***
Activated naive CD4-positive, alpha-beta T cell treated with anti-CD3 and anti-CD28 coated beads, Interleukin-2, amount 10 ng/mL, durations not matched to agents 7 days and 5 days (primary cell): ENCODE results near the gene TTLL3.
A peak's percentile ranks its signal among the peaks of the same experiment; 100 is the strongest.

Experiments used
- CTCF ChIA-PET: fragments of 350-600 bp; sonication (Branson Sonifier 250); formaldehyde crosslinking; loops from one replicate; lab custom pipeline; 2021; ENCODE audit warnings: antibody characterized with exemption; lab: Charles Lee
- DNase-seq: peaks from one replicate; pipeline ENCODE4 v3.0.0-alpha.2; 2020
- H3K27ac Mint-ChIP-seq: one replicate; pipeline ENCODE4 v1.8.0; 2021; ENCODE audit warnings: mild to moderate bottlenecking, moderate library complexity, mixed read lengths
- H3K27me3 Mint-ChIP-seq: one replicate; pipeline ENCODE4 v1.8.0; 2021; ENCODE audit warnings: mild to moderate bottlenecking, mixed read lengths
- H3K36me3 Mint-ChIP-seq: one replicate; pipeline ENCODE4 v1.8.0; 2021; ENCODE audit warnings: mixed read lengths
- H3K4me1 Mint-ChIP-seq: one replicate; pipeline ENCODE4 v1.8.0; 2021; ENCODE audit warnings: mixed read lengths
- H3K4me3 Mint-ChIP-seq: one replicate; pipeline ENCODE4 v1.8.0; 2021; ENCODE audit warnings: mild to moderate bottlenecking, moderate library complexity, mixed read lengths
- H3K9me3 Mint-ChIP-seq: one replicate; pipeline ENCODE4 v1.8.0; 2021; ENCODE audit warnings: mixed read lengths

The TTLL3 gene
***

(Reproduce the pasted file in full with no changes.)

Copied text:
Activated naive CD4-positive, alpha-beta T cell treated with anti-CD3 and anti-CD28 coated beads, Interleukin-2, amount 10 ng/mL, durations not matched to agents 7 days and 5 days (primary cell): ENCODE results near the gene TTLL3.
A peak's percentile ranks its signal among the peaks of the same experiment; 100 is the strongest.

Experiments used
- CTCF ChIA-PET: fragments of 350-600 bp; sonication (Branson Sonifier 250); formaldehyde crosslinking; loops from one replicate; lab custom pipeline; 2021; ENCODE audit warnings: antibody characterized with exemption; lab: Charles Lee
- DNase-seq: peaks from one replicate; pipeline ENCODE4 v3.0.0-alpha.2; 2020
- H3K27ac Mint-ChIP-seq: one replicate; pipeline ENCODE4 v1.8.0; 2021; ENCODE audit warnings: mild to moderate bottlenecking, moderate library complexity, mixed read lengths
- H3K27me3 Mint-ChIP-seq: one replicate; pipeline ENCODE4 v1.8.0; 2021; ENCODE audit warnings: mild to moderate bottlenecking, mixed read lengths
- H3K36me3 Mint-ChIP-seq: one replicate; pipeline ENCODE4 v1.8.0; 2021; ENCODE audit warnings: mixed read lengths
- H3K4me1 Mint-ChIP-seq: one replicate; pipeline ENCODE4 v1.8.0; 2021; ENCODE audit warnings: mixed read lengths
- H3K4me3 Mint-ChIP-seq: one replicate; pipeline ENCODE4 v1.8.0; 2021; ENCODE audit warnings: mild to moderate bottlenecking, moderate library complexity, mixed read lengths
- H3K9me3 Mint-ChIP-seq: one replicate; pipeline ENCODE4 v1.8.0; 2021; ENCODE audit warnings: mixed read lengths

The TTLL3 gene